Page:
• Leverage the cloud to continuously reevaluate the optimal stack of services, vendors, and partners. In addition to traditional IT services, winning MSPs must now provide their customers network tools, monitoring, endpoint security protection, vulnerability management, protection for applications, and more as their needs and expectations change. Software as a service (SaaS) and the elasticity of the cloud empower MSPs to remain flexible by eliminating the need for expensive infrastructure/product investments that must be amortized at the expense of agility. MSPs can constantly craft the strongest stack of services, vendors, and partners to meet customer demands while staying true to their business model. (For a more detailed discussion of optimal stack-assembling, read Tommy Wald’s The MSP CEO.) 
  • Consider partnering with an MSP distributor. Some newer or smaller MSPs don’t have the buying power, or possibly the desire, to assemble attractive service/vendor/partner stacks on their own. Fortunately, the market is so vibrant that companies have arisen that package needed services, manage licenses, consolidate billing, automate provisioning, and provide top-quality PSA integrations for a set fee. Some leading distributors can provide big-league services that smaller MSPs could never access on their own, thus helping them grow.
  • Provide proof of value. Don’t just tell customers the value of MSP services, show them. The most consistent complaint from customers when they get their monthly bill is, “”I’m paying $XXX a month for that?”” (Meanwhile, of course, the MSP operator is piling service on top of service for the lowest possible price to avoid the dreaded churn.) MSPs must communicate their value more clearly to customers, making them aware of the business-critical protection they deliver.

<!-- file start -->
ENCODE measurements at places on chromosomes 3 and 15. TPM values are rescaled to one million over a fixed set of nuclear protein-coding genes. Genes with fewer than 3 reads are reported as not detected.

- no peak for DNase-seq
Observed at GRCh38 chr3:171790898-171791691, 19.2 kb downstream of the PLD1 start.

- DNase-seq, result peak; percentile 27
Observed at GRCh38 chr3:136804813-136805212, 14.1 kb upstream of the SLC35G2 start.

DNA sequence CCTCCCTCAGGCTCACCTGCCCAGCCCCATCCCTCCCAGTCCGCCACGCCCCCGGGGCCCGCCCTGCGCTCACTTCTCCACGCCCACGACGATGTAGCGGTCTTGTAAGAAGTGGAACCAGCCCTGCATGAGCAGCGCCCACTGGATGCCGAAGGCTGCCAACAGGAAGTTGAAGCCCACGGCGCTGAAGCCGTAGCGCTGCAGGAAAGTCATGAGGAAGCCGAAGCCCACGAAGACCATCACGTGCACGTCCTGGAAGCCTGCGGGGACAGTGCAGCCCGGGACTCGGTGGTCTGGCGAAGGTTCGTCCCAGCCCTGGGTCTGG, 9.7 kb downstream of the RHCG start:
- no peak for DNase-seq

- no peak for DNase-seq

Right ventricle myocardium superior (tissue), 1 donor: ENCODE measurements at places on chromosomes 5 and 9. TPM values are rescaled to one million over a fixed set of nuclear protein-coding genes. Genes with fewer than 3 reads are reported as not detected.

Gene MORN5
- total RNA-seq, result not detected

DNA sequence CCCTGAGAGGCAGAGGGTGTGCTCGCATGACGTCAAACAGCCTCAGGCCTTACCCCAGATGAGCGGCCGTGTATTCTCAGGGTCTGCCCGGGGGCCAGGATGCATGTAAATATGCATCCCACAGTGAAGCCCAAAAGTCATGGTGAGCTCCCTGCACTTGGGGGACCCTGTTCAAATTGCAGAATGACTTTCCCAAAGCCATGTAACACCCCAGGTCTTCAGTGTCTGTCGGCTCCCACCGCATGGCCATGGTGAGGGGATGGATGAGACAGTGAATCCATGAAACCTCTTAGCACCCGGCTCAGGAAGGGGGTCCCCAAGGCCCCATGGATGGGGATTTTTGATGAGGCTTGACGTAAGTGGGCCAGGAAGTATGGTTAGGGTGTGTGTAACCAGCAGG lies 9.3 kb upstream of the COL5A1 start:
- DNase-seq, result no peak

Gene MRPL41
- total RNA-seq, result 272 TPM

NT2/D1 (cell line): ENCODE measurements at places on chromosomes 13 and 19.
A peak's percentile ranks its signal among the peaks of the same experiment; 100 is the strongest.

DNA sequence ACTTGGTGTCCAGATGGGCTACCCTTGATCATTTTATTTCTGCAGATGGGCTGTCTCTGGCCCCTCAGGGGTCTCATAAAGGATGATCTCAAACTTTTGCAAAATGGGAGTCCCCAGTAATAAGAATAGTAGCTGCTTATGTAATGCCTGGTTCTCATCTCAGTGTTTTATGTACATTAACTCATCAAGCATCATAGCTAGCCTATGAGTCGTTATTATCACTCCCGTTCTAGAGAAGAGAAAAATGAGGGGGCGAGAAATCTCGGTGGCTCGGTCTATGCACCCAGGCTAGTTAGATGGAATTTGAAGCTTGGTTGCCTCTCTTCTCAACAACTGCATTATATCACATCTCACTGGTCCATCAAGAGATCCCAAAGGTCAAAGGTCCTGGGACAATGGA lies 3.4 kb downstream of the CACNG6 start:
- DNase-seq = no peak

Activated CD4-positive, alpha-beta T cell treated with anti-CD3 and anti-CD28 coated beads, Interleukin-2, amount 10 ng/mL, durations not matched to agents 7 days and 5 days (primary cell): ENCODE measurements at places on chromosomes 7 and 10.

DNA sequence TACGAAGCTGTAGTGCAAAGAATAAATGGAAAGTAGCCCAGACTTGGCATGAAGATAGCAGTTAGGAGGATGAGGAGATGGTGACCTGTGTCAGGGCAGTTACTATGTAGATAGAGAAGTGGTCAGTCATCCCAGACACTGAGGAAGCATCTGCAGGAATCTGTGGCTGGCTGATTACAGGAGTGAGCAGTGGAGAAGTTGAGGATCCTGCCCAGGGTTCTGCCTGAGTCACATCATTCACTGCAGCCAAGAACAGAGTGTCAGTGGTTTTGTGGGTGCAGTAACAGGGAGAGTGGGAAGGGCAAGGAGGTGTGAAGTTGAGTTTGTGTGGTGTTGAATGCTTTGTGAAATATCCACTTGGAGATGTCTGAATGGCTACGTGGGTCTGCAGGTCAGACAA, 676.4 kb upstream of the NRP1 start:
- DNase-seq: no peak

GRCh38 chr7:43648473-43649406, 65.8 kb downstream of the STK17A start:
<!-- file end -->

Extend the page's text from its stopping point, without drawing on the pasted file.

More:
One tactic is to provide reports that are understandable to technical and nontechnical people alike. For example, some modern cybersecurity vendors offer reporting with easily understood metrics, such as a “”grade””—A, B, or C, etc. This type of intuitive reporting helps MSPs illustrate that their services improved the customer’s overall cybersecurity posture, instead of just showing how many service calls the MSP logged.

Bottom line, customers are not looking to their MSPs for whizz-bang technology only. They want the best selection of services that protect their businesses while enabling optimization and growth. If MSPs can do that, they will minimize churn, and prosper. While MSPs must provide ever-more sophisticated technologies, their operators should remember customers are fundamentally hungry for old-fashioned basics: a good night’s sleep, reduced risk, and good value for their money.

BOB LAYTON is chief revenue officer of Digital Defense, a vulnerability management and threat assessment solutions provider. Follow him on LinkedIn and @TroubadourBob on Twitter.